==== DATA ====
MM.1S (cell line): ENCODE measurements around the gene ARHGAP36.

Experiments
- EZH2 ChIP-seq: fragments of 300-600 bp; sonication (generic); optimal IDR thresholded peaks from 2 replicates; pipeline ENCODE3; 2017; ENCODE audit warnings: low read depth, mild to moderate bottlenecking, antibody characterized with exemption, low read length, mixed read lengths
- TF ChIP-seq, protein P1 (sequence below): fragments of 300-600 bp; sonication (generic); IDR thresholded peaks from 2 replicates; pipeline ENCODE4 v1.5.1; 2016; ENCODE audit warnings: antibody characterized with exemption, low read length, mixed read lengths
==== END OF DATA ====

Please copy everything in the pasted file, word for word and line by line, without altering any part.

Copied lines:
MM.1S (cell line): ENCODE measurements around the gene ARHGAP36.

Experiments
- EZH2 ChIP-seq: fragments of 300-600 bp; sonication (generic); optimal IDR thresholded peaks from 2 replicates; pipeline ENCODE3; 2017; ENCODE audit warnings: low read depth, mild to moderate bottlenecking, antibody characterized with exemption, low read length, mixed read lengths
- TF ChIP-seq, protein P1 (sequence below): fragments of 300-600 bp; sonication (generic); IDR thresholded peaks from 2 replicates; pipeline ENCODE4 v1.5.1; 2016; ENCODE audit warnings: antibody characterized with exemption, low read length, mixed read lengths